Eligible students would have to be in a program of study at a state or private higher education institution in Arkansas leading to an associate degree or a certificate program in industry, health or information technology and resulting in the student being qualified to work in an occupation identified by the Department of Workforce Services under Act 613.
Smith said she hasn’t figured out whether she expects these new scholarships to be funded in fiscal 2018, “but we will have an update on that at the August lottery oversight meeting.”
In fiscal 2017, the lottery paid consultant Camelot Global Services $3.63 million, Woosley said. That included $2.9 million in incentive compensation, base compensation of $650,000 and expense reimbursements of $61,301.29
In November 2015, lottery officials signed a contract with Camelot to develop and help implement a business plan. The consulting firm has offices in London and Philadelphia.
Under the contract, Camelot receives base compensation and expense reimbursements up to $750,000, but also is eligible for incentive compensation of at least 12.5 percent of the lottery’s adjusted operating income above $72.28 million in a fiscal year. The contract also calls for Camelot to help the lottery negotiate contracts with vendors; the savings would be used to help pay for Camelot’s services.
The contract will run through June 30, 2020, with options for a two-year extension.
In March 2016, the lottery signed off on the consultant’s five-year business plan, which called for the lottery to sign up about 600 more retailers in fiscal 2017 and increase its marketing budget from $5 million to $7.9 million.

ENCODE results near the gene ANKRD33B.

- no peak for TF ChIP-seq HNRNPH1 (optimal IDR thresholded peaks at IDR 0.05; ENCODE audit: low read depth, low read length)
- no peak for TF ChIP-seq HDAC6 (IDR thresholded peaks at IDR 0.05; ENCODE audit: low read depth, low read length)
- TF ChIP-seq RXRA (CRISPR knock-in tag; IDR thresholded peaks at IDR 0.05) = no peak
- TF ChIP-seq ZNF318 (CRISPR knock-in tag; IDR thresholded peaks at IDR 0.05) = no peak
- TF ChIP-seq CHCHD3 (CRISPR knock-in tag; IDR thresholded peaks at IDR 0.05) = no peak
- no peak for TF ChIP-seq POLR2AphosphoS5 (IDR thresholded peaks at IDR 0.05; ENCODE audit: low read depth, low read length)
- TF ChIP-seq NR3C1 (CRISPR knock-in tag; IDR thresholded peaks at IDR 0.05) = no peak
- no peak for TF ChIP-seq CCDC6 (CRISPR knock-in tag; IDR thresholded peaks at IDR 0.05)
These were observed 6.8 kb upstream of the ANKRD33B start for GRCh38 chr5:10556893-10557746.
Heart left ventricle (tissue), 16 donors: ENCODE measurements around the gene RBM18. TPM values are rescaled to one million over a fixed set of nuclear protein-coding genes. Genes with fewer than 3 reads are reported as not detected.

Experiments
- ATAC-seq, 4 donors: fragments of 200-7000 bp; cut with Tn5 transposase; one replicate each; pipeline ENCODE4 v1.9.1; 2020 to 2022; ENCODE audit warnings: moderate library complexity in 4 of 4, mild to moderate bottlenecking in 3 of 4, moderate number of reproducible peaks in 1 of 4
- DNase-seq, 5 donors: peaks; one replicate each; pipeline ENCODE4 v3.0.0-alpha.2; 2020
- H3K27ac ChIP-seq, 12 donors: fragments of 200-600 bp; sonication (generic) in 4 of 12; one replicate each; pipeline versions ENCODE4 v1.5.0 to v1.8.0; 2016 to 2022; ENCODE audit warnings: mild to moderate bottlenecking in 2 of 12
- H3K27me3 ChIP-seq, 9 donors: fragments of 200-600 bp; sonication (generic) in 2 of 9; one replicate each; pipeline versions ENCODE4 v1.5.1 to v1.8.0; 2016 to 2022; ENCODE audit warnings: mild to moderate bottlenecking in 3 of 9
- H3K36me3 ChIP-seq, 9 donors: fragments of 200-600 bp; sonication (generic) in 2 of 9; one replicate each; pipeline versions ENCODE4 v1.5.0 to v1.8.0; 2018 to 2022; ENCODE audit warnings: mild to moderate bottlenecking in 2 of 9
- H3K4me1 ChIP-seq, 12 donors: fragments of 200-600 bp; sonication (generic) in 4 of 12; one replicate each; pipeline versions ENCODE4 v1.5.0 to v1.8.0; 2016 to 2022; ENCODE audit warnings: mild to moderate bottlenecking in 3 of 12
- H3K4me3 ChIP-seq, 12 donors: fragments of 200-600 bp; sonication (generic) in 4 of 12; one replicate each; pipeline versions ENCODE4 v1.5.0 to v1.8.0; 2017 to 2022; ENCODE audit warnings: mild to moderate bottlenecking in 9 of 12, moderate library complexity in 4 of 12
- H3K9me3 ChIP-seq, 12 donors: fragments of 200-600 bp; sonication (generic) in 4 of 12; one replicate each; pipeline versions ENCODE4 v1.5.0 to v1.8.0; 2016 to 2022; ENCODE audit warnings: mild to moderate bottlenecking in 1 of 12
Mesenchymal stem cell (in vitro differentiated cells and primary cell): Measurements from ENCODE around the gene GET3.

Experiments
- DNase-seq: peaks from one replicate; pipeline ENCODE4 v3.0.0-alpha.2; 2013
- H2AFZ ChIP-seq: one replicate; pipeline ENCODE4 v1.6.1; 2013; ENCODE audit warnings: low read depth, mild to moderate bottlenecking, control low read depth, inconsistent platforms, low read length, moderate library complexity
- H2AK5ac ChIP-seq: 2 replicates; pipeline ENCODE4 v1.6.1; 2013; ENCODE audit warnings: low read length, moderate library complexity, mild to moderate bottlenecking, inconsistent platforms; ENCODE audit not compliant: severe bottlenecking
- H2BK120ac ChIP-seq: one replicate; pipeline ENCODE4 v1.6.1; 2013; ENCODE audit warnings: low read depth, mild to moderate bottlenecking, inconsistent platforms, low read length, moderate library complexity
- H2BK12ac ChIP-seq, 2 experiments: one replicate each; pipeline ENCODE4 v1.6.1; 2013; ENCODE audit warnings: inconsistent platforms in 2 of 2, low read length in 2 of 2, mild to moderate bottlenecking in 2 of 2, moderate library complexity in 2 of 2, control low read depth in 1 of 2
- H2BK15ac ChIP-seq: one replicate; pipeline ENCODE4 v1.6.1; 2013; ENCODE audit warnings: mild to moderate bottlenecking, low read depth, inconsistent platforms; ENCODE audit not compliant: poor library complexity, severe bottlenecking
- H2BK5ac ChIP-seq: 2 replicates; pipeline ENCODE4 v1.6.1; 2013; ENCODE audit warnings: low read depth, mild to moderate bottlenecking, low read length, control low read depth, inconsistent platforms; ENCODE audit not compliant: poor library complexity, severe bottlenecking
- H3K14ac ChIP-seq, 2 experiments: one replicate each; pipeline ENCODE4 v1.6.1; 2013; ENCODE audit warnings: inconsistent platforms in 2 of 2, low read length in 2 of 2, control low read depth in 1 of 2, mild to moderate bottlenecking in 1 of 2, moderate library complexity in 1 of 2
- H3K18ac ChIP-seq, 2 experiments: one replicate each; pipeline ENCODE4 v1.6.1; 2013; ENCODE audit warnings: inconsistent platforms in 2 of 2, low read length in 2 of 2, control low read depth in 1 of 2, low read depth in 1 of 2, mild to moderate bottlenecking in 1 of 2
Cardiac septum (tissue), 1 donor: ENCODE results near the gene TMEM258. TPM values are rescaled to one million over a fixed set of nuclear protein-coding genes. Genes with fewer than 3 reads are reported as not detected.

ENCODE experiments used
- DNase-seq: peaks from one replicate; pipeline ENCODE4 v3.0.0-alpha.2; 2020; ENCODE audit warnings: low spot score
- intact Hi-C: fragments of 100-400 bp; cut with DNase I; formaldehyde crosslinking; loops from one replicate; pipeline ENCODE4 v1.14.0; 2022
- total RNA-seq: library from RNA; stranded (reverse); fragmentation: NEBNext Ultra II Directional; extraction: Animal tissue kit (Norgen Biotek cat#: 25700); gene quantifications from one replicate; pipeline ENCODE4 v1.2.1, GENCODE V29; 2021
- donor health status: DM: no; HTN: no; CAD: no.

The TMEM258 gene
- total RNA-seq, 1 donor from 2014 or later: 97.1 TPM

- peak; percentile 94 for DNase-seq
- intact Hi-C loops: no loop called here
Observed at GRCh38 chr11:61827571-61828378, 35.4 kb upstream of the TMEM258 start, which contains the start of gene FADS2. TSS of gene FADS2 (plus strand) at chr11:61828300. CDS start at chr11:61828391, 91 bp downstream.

The lottery ended fiscal 2017 with 1,934 retailers selling tickets on June 30, up from 1,910 on June 30, 2016, the lottery reported Monday. The lottery spent $5.7 million on marketing, advertising and promotions in the most recent fiscal year, up from $4.8 million in fiscal 2016.
“Obviously, we fell short of [the additional retailers] goal, but we made great progress in defining the retail universe. We will use that information to continue our efforts to expand our retail network as we go forward,” Woosley said.
Retailers may begin selling lottery tickets with debit cards starting Aug. 1 under a law enacted by the Legislature during this year’s regular session.
“We are unsure how many retailers intend to sell lottery using debit cards. We are hopeful that many of our retailers will accept debit and that the change in the law will have a positive impact on sales,” Woosley said.
For fiscal 2018, Woosley has projected the lottery’s revenue at $459 million and net proceeds at $83.6 million.